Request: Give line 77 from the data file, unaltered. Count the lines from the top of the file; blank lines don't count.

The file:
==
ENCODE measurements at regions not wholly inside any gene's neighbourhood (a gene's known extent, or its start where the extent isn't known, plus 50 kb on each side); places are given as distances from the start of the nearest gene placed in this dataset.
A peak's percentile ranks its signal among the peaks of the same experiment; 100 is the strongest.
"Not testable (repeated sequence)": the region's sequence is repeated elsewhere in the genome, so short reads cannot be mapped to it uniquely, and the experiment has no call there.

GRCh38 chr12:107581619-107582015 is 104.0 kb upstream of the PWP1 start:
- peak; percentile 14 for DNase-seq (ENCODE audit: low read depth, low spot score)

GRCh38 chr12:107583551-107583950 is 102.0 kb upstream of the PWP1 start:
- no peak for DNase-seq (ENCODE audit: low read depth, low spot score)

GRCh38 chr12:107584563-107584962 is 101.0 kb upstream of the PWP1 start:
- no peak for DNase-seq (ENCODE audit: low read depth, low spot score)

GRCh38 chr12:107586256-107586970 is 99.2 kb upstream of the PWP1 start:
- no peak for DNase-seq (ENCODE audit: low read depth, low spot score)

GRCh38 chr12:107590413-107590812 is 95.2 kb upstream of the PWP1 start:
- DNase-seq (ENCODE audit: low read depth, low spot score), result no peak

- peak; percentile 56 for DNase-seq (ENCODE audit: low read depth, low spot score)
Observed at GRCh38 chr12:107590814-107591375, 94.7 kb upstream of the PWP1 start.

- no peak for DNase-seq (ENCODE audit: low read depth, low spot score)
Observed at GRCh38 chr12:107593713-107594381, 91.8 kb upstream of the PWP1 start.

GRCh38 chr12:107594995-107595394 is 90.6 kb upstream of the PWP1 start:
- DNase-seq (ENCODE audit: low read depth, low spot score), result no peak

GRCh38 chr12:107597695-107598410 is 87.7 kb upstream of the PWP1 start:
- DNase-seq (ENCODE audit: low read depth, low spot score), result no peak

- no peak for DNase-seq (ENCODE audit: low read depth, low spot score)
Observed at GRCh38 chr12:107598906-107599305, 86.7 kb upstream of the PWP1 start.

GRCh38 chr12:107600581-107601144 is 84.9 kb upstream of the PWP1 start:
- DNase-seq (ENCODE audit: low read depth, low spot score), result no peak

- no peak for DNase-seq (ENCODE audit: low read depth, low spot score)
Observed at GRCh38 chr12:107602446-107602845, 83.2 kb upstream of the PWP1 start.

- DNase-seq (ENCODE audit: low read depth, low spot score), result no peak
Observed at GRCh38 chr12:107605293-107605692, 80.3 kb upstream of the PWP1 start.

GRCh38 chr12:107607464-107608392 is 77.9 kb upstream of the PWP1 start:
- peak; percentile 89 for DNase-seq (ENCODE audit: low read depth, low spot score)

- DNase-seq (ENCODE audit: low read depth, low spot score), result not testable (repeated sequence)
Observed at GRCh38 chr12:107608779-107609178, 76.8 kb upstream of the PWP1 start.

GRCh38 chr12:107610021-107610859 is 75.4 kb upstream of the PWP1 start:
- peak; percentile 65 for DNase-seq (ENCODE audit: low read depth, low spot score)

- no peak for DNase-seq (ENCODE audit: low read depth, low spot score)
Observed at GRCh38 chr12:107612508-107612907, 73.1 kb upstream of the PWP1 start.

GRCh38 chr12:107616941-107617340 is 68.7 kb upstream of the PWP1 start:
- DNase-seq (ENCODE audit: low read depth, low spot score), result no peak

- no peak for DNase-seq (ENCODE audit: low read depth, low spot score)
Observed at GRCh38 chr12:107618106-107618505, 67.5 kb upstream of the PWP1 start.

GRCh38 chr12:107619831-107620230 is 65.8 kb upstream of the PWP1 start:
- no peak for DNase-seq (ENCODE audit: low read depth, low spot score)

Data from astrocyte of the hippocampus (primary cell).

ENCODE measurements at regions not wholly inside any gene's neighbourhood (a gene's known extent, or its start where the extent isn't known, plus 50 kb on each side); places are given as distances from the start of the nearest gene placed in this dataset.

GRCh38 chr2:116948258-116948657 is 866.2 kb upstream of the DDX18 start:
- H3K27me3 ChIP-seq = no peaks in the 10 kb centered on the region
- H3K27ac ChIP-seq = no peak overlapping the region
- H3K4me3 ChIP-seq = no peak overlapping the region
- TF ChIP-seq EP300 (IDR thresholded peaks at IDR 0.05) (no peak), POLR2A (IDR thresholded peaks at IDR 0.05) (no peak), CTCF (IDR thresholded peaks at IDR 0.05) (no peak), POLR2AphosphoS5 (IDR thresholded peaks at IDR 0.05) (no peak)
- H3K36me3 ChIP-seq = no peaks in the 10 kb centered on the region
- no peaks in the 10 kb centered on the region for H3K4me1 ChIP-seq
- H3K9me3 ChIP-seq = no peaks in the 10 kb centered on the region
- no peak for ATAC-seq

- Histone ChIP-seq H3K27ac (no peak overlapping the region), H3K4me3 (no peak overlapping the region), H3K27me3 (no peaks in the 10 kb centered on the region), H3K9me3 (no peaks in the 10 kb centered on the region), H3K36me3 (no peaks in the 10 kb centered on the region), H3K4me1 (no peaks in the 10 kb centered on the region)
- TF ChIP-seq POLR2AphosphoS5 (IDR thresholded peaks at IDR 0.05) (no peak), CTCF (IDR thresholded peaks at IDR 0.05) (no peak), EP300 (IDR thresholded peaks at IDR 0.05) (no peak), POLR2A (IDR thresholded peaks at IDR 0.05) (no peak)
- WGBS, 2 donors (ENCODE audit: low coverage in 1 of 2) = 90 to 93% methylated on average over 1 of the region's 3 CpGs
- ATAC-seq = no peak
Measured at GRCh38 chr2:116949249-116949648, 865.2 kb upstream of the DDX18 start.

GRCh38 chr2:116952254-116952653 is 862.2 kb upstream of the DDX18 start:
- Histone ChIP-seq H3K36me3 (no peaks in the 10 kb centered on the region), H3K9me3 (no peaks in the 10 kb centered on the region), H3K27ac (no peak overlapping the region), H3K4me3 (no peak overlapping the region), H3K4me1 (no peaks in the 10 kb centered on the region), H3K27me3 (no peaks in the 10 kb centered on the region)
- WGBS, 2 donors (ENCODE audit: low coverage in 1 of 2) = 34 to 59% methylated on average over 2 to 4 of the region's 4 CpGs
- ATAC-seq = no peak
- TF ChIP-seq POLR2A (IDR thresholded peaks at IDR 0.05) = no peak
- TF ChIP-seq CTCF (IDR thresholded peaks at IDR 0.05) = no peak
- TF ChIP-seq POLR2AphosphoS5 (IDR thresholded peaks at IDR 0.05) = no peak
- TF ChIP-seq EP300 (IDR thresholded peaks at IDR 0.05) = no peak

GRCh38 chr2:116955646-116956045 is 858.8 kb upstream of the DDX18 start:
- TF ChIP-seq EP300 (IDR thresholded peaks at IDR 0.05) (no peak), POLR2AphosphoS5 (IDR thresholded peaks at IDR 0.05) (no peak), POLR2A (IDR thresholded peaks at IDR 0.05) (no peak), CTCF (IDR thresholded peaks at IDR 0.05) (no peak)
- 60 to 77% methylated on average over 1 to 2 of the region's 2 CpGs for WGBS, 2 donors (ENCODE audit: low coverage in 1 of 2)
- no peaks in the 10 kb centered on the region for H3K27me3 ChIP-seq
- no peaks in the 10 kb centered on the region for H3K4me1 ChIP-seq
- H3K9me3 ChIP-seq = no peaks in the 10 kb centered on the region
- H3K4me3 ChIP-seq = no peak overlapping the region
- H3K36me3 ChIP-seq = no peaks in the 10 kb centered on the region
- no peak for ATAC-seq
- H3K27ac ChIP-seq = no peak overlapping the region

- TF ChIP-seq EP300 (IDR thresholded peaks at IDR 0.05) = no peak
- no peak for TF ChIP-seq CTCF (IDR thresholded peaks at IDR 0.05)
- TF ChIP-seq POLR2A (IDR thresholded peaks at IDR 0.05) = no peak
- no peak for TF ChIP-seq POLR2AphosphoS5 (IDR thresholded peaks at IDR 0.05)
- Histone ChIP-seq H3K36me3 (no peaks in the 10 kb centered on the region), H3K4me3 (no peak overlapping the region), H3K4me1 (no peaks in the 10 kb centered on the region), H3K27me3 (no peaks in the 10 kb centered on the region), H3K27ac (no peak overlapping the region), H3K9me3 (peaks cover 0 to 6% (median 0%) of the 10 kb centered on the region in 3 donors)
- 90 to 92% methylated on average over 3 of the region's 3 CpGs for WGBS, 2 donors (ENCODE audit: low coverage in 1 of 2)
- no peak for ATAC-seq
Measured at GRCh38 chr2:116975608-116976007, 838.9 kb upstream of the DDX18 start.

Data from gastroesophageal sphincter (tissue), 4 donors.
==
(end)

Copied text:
- H3K27ac ChIP-seq = no peak overlapping the region